The opinion poll was conducted before the repatriation of the remains of Queen Alexandra of Yugoslavia (* 25th March 1921 in Athens - + 30th January 1993 in East Sussex, U.K.). 

At the Tatoi Palace Royal Cemetery the Remains of HM Queen Alexandra were seen off by representatives of the Greek Orthodox Church His Eminence Metropolitan Athinogoras and Archimandrite Patrikio.

On 9th May the remains of  Queen Alexandra were disinterred at the Tatoi Palace Royal Cemetery in the presence of Their Royal Highnesses Crown Prince Alexander and Crown Princess Katherine, HRH Princess Irene of Greece, Mr. Vassilis Koutsavlis, President of Friends of Tatoi, together with Their Excellences Ambassador of Serbia Mr. Dragan Zupanjevac, Ambassadors of Montenegro Mr. Ivo Armenko, Hungary Mr. Jaime Barberis, Jordan Mr. Saker Malkawi, Switzerland Mr. Lorenzo Amberg and Mrs. Christiane Amberg, Ambassador Mr. Dionyssis Kodelas, Ambassador of Poland – Mr. Maciej Krych, Mr. Chronis and Goodwill Ambassador of UNESCO Mrs. Marianna Vardinoyannis and other dignitaries.

A memorial service for HM Queen Alexandra was officiated by His Holiness Patriarch Irinej of Serbia at the Royal Chapel of St Andrew the First Called at the Royal Compound in Dedinje. In his address afterwards, the Patriarch has emphasized: “We are grateful to the Lord that time when they have been forbidden to come back to their country, and to have a final rest at the country that members of Karadjordjevic Royal Family lived for is finally over. The huge injustice has been rectified, praise the Lord!”

HRH Crown Prince Alexander gave a moving speech: ”Thank you all for gathering here today to pay respect to my mother, HM Queen Alexandra of Yugoslavia. I wish to express my special gratitude to His Holiness Patriarch Irinej for being here today and for all his prayers. My mother got married to my father King Peter II while he was in exile during World War II. She shared with him the tragedy of being torn away from his country and his people. Soon they will be together in their eternal place of rest in Oplenac, thus fulfilling my great-grandfather’s King Peter I legacy to have all the members of Karadjordjevic family buried there.

"We have brought the Queen to her country. Welcome home, mother! Eternal glory to her!

Queen Alexandra was the daughter of HM King Alexander of the Hellenes and HRH Princess Aspasia of Greece and Denmark (née Aspasia Manos). Queen Alexandra was educated at Westfield, the junior school of Heathfield, then she went to Heathfield. Following schooling in England Queen Alexandra went to Mademoiselle Ozanne in Paris. The Queen was previously buried at Tatoi Palace Royal Cemetery near Athens.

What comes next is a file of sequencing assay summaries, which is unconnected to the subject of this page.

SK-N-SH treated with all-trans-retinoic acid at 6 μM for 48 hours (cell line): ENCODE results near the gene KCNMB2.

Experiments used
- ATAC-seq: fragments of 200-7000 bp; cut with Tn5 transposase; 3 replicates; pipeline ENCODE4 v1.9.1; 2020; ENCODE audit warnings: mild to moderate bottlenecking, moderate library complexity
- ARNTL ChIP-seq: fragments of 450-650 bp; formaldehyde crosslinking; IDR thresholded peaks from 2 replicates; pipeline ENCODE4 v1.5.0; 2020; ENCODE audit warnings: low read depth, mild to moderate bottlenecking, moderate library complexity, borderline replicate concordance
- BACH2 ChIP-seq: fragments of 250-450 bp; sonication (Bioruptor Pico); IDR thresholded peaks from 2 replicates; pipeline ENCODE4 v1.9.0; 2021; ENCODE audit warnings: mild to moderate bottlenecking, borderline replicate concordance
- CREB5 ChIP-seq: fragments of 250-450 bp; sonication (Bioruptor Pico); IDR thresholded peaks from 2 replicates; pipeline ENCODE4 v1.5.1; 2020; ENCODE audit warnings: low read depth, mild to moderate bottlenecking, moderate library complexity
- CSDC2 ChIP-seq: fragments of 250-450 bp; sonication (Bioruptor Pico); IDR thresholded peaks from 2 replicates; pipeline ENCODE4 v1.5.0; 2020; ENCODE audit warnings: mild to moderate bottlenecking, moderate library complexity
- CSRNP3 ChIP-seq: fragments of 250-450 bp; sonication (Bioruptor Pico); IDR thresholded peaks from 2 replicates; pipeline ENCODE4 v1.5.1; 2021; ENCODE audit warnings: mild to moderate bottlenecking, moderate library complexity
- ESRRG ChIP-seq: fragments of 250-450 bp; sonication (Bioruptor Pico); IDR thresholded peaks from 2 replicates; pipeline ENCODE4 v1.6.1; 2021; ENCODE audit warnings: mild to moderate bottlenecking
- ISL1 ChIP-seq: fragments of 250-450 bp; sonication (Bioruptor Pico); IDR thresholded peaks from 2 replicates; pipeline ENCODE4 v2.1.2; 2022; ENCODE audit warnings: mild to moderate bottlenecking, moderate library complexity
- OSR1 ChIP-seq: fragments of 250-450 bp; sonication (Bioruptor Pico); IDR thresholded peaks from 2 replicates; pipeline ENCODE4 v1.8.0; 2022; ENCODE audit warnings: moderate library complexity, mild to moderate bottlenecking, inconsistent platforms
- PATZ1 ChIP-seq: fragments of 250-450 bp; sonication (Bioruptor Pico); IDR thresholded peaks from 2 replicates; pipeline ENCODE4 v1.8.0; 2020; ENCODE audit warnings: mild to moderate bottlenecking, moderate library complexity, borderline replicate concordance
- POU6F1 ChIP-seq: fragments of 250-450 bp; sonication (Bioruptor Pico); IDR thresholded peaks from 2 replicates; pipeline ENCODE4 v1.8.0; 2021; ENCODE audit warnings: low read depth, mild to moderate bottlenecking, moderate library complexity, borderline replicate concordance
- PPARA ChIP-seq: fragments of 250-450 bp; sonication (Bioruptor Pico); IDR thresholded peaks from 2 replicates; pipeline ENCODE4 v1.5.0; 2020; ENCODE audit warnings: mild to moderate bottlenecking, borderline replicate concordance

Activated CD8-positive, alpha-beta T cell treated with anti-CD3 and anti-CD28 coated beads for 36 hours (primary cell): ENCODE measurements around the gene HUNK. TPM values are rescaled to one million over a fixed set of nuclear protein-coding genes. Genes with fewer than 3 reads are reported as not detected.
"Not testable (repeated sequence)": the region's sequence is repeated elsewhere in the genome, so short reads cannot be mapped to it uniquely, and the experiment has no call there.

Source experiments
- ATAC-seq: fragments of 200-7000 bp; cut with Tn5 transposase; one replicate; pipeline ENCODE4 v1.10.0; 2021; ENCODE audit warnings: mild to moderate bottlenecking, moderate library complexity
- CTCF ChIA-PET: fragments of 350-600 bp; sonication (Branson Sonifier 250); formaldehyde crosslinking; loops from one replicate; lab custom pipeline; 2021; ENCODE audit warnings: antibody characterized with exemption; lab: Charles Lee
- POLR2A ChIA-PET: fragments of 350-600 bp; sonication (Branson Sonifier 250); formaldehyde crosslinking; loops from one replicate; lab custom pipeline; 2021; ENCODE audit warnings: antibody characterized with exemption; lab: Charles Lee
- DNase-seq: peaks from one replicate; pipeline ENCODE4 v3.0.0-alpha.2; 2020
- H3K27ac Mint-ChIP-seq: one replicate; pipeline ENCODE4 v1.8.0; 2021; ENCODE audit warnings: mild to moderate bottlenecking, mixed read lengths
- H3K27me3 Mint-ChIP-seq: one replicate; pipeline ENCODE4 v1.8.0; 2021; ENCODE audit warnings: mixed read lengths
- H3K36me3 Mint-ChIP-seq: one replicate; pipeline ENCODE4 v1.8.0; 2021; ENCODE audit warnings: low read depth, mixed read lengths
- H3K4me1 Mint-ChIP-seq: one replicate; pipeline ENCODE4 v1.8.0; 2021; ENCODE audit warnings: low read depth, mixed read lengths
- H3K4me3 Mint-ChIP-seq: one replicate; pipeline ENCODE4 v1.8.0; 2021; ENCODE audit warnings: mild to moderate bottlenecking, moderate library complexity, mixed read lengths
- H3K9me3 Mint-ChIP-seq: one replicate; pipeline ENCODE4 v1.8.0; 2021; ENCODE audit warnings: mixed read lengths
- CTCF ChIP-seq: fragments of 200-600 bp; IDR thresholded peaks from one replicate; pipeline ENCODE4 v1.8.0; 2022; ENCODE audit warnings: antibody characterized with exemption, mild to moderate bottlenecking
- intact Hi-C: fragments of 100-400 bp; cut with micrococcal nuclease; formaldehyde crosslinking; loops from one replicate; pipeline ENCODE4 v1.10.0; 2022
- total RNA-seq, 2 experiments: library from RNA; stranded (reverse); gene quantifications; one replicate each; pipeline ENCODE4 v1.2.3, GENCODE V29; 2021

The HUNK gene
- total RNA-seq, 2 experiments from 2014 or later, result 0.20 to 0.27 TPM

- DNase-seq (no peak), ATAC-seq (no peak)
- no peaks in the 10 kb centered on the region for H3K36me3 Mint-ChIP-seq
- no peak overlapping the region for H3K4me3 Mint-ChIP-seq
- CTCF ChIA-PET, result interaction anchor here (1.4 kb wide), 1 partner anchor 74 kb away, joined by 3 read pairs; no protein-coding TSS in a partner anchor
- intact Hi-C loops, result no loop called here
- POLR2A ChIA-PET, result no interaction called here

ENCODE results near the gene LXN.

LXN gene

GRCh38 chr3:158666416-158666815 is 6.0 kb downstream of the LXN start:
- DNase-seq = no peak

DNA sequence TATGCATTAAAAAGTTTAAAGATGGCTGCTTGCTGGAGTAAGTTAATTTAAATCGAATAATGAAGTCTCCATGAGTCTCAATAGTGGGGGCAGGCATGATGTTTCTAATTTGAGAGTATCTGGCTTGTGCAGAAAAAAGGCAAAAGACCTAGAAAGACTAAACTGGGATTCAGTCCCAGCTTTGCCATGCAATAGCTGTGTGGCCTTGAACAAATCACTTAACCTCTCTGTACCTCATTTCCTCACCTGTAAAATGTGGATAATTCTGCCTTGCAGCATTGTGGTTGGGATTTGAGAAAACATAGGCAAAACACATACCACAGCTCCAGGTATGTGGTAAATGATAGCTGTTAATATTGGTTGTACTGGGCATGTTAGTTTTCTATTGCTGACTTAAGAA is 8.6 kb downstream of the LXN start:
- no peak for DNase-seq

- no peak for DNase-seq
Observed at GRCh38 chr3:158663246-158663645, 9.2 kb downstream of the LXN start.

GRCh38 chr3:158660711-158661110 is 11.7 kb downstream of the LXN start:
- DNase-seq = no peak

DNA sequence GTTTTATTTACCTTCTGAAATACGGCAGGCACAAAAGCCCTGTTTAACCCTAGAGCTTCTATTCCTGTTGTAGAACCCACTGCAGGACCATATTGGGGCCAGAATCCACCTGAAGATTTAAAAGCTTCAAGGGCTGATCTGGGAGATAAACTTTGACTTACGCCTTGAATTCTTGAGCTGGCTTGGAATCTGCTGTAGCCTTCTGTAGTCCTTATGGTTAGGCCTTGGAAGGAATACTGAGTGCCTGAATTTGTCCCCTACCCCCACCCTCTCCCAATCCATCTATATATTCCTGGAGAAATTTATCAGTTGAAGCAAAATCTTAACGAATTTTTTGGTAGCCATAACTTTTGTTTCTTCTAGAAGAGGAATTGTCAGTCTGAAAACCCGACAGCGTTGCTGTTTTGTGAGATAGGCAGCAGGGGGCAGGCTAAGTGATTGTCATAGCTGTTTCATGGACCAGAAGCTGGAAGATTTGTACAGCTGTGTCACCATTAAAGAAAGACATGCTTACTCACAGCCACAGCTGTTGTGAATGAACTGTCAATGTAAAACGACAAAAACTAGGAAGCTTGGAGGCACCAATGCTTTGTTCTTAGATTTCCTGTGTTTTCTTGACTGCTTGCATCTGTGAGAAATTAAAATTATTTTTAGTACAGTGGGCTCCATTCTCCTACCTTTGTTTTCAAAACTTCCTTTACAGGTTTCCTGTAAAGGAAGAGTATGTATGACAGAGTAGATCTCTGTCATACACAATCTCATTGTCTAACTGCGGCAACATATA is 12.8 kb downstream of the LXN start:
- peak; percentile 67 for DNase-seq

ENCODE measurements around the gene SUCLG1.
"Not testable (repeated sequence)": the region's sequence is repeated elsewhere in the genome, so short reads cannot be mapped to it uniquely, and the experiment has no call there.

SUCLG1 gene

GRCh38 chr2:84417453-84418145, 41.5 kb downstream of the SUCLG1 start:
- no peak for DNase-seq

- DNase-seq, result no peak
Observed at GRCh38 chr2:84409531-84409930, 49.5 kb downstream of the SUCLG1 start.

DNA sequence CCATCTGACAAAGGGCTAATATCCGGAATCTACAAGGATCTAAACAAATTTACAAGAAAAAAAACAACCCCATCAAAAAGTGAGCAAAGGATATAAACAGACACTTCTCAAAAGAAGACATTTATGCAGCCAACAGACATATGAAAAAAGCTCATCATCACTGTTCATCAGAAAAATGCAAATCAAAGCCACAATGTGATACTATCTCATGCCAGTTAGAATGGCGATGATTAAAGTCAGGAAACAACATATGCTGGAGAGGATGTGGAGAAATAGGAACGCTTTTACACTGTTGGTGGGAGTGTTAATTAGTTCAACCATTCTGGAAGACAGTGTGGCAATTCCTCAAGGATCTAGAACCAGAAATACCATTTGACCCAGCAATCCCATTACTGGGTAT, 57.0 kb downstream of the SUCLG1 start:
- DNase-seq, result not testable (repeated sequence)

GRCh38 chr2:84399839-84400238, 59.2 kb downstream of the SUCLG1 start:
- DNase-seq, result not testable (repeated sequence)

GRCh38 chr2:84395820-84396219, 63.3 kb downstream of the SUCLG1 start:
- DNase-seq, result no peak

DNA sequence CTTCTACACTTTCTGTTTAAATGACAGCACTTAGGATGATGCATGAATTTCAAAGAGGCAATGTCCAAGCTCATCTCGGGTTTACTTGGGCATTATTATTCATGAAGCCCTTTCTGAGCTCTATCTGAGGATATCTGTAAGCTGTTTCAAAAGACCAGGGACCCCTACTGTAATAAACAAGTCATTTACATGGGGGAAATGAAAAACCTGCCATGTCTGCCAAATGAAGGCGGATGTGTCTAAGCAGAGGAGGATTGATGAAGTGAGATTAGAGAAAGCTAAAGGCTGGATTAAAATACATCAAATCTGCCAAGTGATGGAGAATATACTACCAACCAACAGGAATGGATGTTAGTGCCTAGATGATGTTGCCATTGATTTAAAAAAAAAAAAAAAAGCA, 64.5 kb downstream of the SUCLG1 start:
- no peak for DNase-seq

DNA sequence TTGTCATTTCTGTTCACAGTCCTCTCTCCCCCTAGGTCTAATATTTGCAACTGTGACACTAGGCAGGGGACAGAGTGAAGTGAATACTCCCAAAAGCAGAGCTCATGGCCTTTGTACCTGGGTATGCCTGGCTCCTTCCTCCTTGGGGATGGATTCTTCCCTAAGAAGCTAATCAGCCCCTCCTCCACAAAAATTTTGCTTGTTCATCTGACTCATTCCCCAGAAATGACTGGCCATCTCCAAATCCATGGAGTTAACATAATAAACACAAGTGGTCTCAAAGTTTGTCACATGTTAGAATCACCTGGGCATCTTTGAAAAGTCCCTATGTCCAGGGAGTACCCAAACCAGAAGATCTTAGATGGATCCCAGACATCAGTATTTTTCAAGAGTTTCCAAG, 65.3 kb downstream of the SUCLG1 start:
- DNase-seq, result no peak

HM King Peter II, HM Queen Alexandra and HM Queen Mother Maria will remain at The Royal Chapel of St. Andrew the First Called until the State Funeral on 26th May in the Church of St. George Royal Mausoleum in Oplenac.

Sunday, 12 May 2013

Sour times for Australian republicans

Funny, how history repeats itself. Already the old Greek fable-ist and story teller Aesop (c. 620–564 BC), had the fox declare, that the grapes he could not reach were sour (The Fox and the Grapes). Today's fox is called Malcolm Turnbull and he proclaimed last Friday, the voting with a paper ballot would not help to achieve his aim to establish a republican regime in Australia. Therefore Turnbull advocated an "online plebiscite" on the abolition the monarchy as a precursor to a new republic referendum, saying web-based polls have become more reliable than the traditional paper ballot.

How desperate must republicans be, if they do not trust in ballot papers anymore and put their hope in easy to manipulate online voting systems?

Turnbull was speaking at a fundraising banquet in Sydney, on which Murdoch media (The Australian and MX) widely reported. They can rely on Rupert Murdoch’s propaganda machine. MX wrote: “Current [ARM] chairman Gallop said it was again time to discuss cutting ties with the monarchy after the topic ‘went off the boil’ ...”. Did you notice the subtle irony “it was time again”? How many revivals will the Australian republicans celebrate? Why not accept that the people of  Australia have selected our Monarchy and help make it work for the benefit of the Australian people and the democratic institutions?

“Gallop said ARM had spent the past year rethinking how the subject should be re-introduced.” And the result of a one year thinking is the grandiose proclamation “web-based polls have become more reliable than the traditional paper ballot”. Do they really believe this could bring a republican system to Australia?

The grapes will remain sour for Australian republicans.

Prince Charles in Melbourne: In November 2012 a huge crowd welcomed Australia's future King - more than would ever turn out to see Malcolm Turnbull.